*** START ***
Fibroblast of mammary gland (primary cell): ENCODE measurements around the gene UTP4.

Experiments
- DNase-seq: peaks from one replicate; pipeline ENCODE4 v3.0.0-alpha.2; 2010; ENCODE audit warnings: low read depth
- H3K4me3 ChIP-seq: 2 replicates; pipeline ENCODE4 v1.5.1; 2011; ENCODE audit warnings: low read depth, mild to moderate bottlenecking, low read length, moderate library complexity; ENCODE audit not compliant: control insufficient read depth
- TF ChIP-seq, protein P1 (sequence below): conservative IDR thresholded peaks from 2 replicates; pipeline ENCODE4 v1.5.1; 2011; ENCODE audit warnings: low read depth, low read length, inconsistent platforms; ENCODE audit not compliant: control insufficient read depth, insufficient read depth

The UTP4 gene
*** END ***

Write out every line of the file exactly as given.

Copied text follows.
Fibroblast of mammary gland (primary cell): ENCODE measurements around the gene UTP4.

Experiments
- DNase-seq: peaks from one replicate; pipeline ENCODE4 v3.0.0-alpha.2; 2010; ENCODE audit warnings: low read depth
- H3K4me3 ChIP-seq: 2 replicates; pipeline ENCODE4 v1.5.1; 2011; ENCODE audit warnings: low read depth, mild to moderate bottlenecking, low read length, moderate library complexity; ENCODE audit not compliant: control insufficient read depth
- TF ChIP-seq, protein P1 (sequence below): conservative IDR thresholded peaks from 2 replicates; pipeline ENCODE4 v1.5.1; 2011; ENCODE audit warnings: low read depth, low read length, inconsistent platforms; ENCODE audit not compliant: control insufficient read depth, insufficient read depth

The UTP4 gene